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No great bodily injury enhancement on murder/manslaughter counts

February 5, 2015

No great bodily injury enhancement on murder/manslaughter counts

People v. Cook

S215927

When a defendant is convicted of a crime, the sentence for that crime may sometimes be enhanced if the defendant “personally inflicts great bodily injury on any person.” (Pen. Code, § 12022.7, subd. (a).)  Defendant was convicted of three counts of gross vehicular manslaughter. We must decide whether the sentence for the gross vehicular manslaughter of one victim may be enhanced for defendant’s infliction of great bodily injury on other victims. The question requires us to interpret section 12022.7, subdivision (g), which provides that the enhancement “shall not apply to murder or manslaughter” or “if infliction of great bodily injury is an element of the offense.”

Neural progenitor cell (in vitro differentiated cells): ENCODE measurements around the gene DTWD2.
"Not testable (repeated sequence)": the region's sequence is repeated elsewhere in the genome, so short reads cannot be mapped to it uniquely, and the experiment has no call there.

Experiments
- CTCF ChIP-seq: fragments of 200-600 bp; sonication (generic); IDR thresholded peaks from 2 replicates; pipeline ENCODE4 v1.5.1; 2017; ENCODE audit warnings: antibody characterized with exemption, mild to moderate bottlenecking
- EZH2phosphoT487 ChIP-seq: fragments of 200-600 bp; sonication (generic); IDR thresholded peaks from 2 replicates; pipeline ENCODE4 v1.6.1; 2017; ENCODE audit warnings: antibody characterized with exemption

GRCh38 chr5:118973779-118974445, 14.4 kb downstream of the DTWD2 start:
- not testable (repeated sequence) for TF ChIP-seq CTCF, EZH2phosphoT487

We conclude that subdivision (g) of section 12022.7 means what it says: Great bodily injury enhancements do not apply to a conviction for murder or manslaughter. A defendant convicted of murder or manslaughter who also commits crimes against other victims may be convicted of those additional crimes and, to the extent the sentencing laws permit, punished separately for them. But the sentence for manslaughter may not be enhanced for the infliction of great bodily injury as to anyone. Accordingly, we reverse the judgment of the Court of Appeal to the extent it held defendant’s manslaughter conviction is subject to any great bodily injury enhancement.

http://www.courts.ca.gov/opinions/documents/S215927.PDF

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